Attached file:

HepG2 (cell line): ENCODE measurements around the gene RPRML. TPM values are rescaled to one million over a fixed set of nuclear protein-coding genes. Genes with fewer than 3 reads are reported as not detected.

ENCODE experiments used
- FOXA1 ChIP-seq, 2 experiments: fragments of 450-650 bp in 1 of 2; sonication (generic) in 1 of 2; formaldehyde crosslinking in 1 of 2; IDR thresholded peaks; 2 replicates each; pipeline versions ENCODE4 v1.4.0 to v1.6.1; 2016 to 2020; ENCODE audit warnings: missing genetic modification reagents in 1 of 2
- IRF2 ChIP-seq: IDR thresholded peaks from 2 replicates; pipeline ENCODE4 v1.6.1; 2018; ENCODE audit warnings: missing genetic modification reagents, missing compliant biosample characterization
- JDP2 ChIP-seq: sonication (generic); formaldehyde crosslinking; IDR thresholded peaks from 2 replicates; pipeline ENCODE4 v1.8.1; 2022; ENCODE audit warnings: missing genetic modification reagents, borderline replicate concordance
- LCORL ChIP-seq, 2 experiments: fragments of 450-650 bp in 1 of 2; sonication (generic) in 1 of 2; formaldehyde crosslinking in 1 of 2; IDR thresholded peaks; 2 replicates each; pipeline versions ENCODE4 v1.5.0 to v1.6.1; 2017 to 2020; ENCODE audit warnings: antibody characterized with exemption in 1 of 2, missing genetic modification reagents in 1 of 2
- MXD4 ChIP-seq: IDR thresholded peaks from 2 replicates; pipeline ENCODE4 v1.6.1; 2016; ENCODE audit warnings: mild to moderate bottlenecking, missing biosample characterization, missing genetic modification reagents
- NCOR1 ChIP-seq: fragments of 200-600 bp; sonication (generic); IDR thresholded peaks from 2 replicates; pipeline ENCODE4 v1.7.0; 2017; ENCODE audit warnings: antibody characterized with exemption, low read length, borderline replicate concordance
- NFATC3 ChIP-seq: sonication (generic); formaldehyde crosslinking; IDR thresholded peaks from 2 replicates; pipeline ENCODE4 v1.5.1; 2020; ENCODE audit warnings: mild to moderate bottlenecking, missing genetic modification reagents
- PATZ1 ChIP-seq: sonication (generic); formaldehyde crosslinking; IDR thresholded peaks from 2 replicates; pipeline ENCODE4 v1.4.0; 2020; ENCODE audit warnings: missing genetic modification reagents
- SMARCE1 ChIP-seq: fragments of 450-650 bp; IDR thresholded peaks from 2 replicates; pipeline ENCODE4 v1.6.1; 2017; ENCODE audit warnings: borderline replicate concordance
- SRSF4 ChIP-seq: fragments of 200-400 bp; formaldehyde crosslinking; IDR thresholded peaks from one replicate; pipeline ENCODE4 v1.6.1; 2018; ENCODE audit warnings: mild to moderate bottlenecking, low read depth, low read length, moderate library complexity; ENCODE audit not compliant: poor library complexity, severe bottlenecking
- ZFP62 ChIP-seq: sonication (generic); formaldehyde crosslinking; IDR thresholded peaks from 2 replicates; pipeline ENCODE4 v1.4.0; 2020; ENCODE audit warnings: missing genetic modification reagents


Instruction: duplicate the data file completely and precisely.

HepG2 (cell line): ENCODE measurements around the gene RPRML. TPM values are rescaled to one million over a fixed set of nuclear protein-coding genes. Genes with fewer than 3 reads are reported as not detected.

ENCODE experiments used
- FOXA1 ChIP-seq, 2 experiments: fragments of 450-650 bp in 1 of 2; sonication (generic) in 1 of 2; formaldehyde crosslinking in 1 of 2; IDR thresholded peaks; 2 replicates each; pipeline versions ENCODE4 v1.4.0 to v1.6.1; 2016 to 2020; ENCODE audit warnings: missing genetic modification reagents in 1 of 2
- IRF2 ChIP-seq: IDR thresholded peaks from 2 replicates; pipeline ENCODE4 v1.6.1; 2018; ENCODE audit warnings: missing genetic modification reagents, missing compliant biosample characterization
- JDP2 ChIP-seq: sonication (generic); formaldehyde crosslinking; IDR thresholded peaks from 2 replicates; pipeline ENCODE4 v1.8.1; 2022; ENCODE audit warnings: missing genetic modification reagents, borderline replicate concordance
- LCORL ChIP-seq, 2 experiments: fragments of 450-650 bp in 1 of 2; sonication (generic) in 1 of 2; formaldehyde crosslinking in 1 of 2; IDR thresholded peaks; 2 replicates each; pipeline versions ENCODE4 v1.5.0 to v1.6.1; 2017 to 2020; ENCODE audit warnings: antibody characterized with exemption in 1 of 2, missing genetic modification reagents in 1 of 2
- MXD4 ChIP-seq: IDR thresholded peaks from 2 replicates; pipeline ENCODE4 v1.6.1; 2016; ENCODE audit warnings: mild to moderate bottlenecking, missing biosample characterization, missing genetic modification reagents
- NCOR1 ChIP-seq: fragments of 200-600 bp; sonication (generic); IDR thresholded peaks from 2 replicates; pipeline ENCODE4 v1.7.0; 2017; ENCODE audit warnings: antibody characterized with exemption, low read length, borderline replicate concordance
- NFATC3 ChIP-seq: sonication (generic); formaldehyde crosslinking; IDR thresholded peaks from 2 replicates; pipeline ENCODE4 v1.5.1; 2020; ENCODE audit warnings: mild to moderate bottlenecking, missing genetic modification reagents
- PATZ1 ChIP-seq: sonication (generic); formaldehyde crosslinking; IDR thresholded peaks from 2 replicates; pipeline ENCODE4 v1.4.0; 2020; ENCODE audit warnings: missing genetic modification reagents
- SMARCE1 ChIP-seq: fragments of 450-650 bp; IDR thresholded peaks from 2 replicates; pipeline ENCODE4 v1.6.1; 2017; ENCODE audit warnings: borderline replicate concordance
- SRSF4 ChIP-seq: fragments of 200-400 bp; formaldehyde crosslinking; IDR thresholded peaks from one replicate; pipeline ENCODE4 v1.6.1; 2018; ENCODE audit warnings: mild to moderate bottlenecking, low read depth, low read length, moderate library complexity; ENCODE audit not compliant: poor library complexity, severe bottlenecking
- ZFP62 ChIP-seq: sonication (generic); formaldehyde crosslinking; IDR thresholded peaks from 2 replicates; pipeline ENCODE4 v1.4.0; 2020; ENCODE audit warnings: missing genetic modification reagents